One of the biggest problems people have with moving to the cloud is the feeling of being in the dark.
You don’t know what’s coming, you don’t know what’s changed, and you have no way to shape the way things are heading.
Well, it doesn’t have to be that way.
Microsoft has been doing a great job over the past few years of being more transparent with developers, and their recent push to open-source everything has helped them adopt this collaborative mentality even further.
So, here are a few resources that I use to stay informed of all things Azure.
What’s currently available and where?
If you want to know what Azure services are available in which region, then you can check out the Azure Products available by region grid.
Also, if you want to know how these services are currently doing, health-wise, then you can check the status of all services in all regions using the Azure Status webpage.
What was just released?
There are so many active bloggers that are using various platforms to break the news or announce new features. This ranges from official announcements on the Azure Blog to more specialized announcement posts from individual Azure teams.
Depending on what areas/services of Azure you’re most interested in, keeping an eye on relevant blogs from a few key teams/individuals is a great way to keep your ear to the ground.
What’s the roadmap?
Sometimes what you really want to know is what’s coming down the line, and Microsoft has generally been pretty good about letting us know what’s currently in development, and then releasing features in-preview as soon as they’re ready.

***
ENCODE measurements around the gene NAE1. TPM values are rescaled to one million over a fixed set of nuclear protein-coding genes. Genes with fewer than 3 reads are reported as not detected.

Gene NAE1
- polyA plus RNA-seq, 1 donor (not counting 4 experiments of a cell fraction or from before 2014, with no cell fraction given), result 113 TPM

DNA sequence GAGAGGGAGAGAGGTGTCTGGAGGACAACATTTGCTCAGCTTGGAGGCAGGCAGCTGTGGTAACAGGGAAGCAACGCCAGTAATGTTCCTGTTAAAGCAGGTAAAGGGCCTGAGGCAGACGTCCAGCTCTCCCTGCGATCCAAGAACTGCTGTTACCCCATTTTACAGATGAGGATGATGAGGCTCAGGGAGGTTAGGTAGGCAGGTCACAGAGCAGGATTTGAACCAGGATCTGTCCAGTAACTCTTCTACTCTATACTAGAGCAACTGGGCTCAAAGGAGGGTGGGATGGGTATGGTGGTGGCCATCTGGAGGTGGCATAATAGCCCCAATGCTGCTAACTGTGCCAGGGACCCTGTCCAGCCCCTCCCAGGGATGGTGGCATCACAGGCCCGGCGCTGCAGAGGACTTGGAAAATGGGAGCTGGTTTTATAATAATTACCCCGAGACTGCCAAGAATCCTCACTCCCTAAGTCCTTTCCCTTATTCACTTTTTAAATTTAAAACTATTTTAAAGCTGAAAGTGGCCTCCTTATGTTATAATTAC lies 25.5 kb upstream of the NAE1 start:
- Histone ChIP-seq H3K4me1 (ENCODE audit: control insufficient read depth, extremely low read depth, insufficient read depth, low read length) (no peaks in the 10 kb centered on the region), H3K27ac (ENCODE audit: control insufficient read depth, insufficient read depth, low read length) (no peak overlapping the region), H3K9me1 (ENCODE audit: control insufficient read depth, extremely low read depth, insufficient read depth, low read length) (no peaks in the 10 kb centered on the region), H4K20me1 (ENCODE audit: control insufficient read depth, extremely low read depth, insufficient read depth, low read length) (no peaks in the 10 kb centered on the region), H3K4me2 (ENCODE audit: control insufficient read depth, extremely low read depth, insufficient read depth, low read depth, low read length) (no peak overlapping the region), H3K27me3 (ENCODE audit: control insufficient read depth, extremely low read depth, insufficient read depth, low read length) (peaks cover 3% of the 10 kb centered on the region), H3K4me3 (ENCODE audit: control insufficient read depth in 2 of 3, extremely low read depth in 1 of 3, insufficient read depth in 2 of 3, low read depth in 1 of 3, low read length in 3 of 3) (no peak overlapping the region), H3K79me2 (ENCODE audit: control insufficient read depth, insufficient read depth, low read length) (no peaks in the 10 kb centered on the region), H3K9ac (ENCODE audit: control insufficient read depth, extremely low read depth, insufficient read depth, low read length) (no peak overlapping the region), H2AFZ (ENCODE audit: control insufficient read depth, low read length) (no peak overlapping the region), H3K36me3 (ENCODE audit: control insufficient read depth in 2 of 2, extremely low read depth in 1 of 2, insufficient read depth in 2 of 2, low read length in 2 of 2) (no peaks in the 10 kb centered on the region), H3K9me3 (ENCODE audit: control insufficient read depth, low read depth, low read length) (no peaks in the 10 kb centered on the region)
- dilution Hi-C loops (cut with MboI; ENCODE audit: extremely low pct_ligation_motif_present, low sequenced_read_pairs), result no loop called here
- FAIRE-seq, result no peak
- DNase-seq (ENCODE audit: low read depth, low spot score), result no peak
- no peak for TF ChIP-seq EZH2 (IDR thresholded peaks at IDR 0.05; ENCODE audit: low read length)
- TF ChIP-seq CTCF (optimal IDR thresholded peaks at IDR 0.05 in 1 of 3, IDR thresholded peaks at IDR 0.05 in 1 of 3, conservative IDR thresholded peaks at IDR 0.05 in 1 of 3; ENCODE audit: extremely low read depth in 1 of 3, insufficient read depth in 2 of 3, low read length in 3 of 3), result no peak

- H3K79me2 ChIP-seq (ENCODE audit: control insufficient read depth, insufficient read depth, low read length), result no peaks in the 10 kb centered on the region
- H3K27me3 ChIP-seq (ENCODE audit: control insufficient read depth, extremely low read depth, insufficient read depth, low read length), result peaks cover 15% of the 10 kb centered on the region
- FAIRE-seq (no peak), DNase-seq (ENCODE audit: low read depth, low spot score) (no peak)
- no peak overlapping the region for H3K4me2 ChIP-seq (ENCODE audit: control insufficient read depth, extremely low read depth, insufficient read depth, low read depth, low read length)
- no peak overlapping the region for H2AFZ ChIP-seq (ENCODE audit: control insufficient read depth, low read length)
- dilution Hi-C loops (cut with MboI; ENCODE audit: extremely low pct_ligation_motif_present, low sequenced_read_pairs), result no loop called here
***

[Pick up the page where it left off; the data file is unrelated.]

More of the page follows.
This information is probably a bit fragmented at the moment, but you can start with the Cloud Platform roadmap for the overall roadmap across all Azure services.
You can also use the SCRUM/Kanban boards of various teams within the Azure ecosystem to keep an even closer eye on what’s in progress and what’s coming soon, for example:
What’s the best way to share ideas/feedback?
First of all, you can provide feedback right in the Azure portal, which can be as simple as sending a smile or a frown to the team, or as involved as indicating that you’d like to join a user research group for the portal going forward.
With that said, Microsoft has also provided a dedicated Azure feedback forum where users can suggest features or bring up issues. Use your upvotes to underscore what’s most important to you, which will consequently inform the priority with which the team tackles the many feature requests they receive.
As a bonus, browsing the list of ideas and seeing which ones are under review, which are planned, and which have been started already is another way of keeping an eye on the Azure roadmap.
And if all that wasn’t enough, then just go to the many GitHub repositories related to .NET or Azure services (e.g. Azure-CLI), and file an issue or bug and start a conversation with the actual team building that service.
There are a lot more channels to share, but I think the above gives you a starting point and hopefully some confidence in the direction Microsoft is taking in terms of fostering a culture of collaboration with their developer community.
Hope these links help. Let me know if you have some additional resources that you find useful as well.